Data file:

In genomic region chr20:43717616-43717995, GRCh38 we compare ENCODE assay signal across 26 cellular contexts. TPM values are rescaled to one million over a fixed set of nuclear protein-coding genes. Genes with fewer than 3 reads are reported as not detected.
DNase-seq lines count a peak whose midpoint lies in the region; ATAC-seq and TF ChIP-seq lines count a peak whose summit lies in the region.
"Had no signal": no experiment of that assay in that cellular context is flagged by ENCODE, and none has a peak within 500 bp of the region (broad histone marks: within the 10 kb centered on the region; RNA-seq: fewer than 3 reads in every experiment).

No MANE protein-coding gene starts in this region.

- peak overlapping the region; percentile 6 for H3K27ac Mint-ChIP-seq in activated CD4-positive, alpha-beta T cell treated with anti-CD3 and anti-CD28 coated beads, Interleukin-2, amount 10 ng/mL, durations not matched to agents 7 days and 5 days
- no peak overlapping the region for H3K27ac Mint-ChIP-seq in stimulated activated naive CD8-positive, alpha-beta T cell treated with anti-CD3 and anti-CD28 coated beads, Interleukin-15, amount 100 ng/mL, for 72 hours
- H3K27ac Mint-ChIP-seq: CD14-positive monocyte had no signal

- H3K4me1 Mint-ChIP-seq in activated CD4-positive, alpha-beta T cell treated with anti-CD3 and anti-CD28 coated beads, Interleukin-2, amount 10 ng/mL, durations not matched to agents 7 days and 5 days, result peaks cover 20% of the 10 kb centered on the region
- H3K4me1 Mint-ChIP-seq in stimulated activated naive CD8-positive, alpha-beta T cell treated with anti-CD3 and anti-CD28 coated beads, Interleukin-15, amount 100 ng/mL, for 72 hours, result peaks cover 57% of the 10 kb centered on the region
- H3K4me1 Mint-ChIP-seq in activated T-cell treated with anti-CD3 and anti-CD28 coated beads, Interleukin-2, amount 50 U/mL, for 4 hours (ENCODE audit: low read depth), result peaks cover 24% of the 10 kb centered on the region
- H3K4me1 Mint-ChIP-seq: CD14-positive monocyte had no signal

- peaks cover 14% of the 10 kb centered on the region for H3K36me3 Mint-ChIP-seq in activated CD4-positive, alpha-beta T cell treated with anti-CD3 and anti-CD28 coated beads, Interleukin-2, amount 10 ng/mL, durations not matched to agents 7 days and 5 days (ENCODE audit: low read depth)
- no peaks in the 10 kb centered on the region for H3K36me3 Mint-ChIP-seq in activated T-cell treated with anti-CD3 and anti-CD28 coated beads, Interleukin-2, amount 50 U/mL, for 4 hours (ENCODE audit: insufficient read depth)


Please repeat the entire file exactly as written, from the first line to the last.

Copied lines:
In genomic region chr20:43717616-43717995, GRCh38 we compare ENCODE assay signal across 26 cellular contexts. TPM values are rescaled to one million over a fixed set of nuclear protein-coding genes. Genes with fewer than 3 reads are reported as not detected.
DNase-seq lines count a peak whose midpoint lies in the region; ATAC-seq and TF ChIP-seq lines count a peak whose summit lies in the region.
"Had no signal": no experiment of that assay in that cellular context is flagged by ENCODE, and none has a peak within 500 bp of the region (broad histone marks: within the 10 kb centered on the region; RNA-seq: fewer than 3 reads in every experiment).

No MANE protein-coding gene starts in this region.

- peak overlapping the region; percentile 6 for H3K27ac Mint-ChIP-seq in activated CD4-positive, alpha-beta T cell treated with anti-CD3 and anti-CD28 coated beads, Interleukin-2, amount 10 ng/mL, durations not matched to agents 7 days and 5 days
- no peak overlapping the region for H3K27ac Mint-ChIP-seq in stimulated activated naive CD8-positive, alpha-beta T cell treated with anti-CD3 and anti-CD28 coated beads, Interleukin-15, amount 100 ng/mL, for 72 hours
- H3K27ac Mint-ChIP-seq: CD14-positive monocyte had no signal

- H3K4me1 Mint-ChIP-seq in activated CD4-positive, alpha-beta T cell treated with anti-CD3 and anti-CD28 coated beads, Interleukin-2, amount 10 ng/mL, durations not matched to agents 7 days and 5 days, result peaks cover 20% of the 10 kb centered on the region
- H3K4me1 Mint-ChIP-seq in stimulated activated naive CD8-positive, alpha-beta T cell treated with anti-CD3 and anti-CD28 coated beads, Interleukin-15, amount 100 ng/mL, for 72 hours, result peaks cover 57% of the 10 kb centered on the region
- H3K4me1 Mint-ChIP-seq in activated T-cell treated with anti-CD3 and anti-CD28 coated beads, Interleukin-2, amount 50 U/mL, for 4 hours (ENCODE audit: low read depth), result peaks cover 24% of the 10 kb centered on the region
- H3K4me1 Mint-ChIP-seq: CD14-positive monocyte had no signal

- peaks cover 14% of the 10 kb centered on the region for H3K36me3 Mint-ChIP-seq in activated CD4-positive, alpha-beta T cell treated with anti-CD3 and anti-CD28 coated beads, Interleukin-2, amount 10 ng/mL, durations not matched to agents 7 days and 5 days (ENCODE audit: low read depth)
- no peaks in the 10 kb centered on the region for H3K36me3 Mint-ChIP-seq in activated T-cell treated with anti-CD3 and anti-CD28 coated beads, Interleukin-2, amount 50 U/mL, for 4 hours (ENCODE audit: insufficient read depth)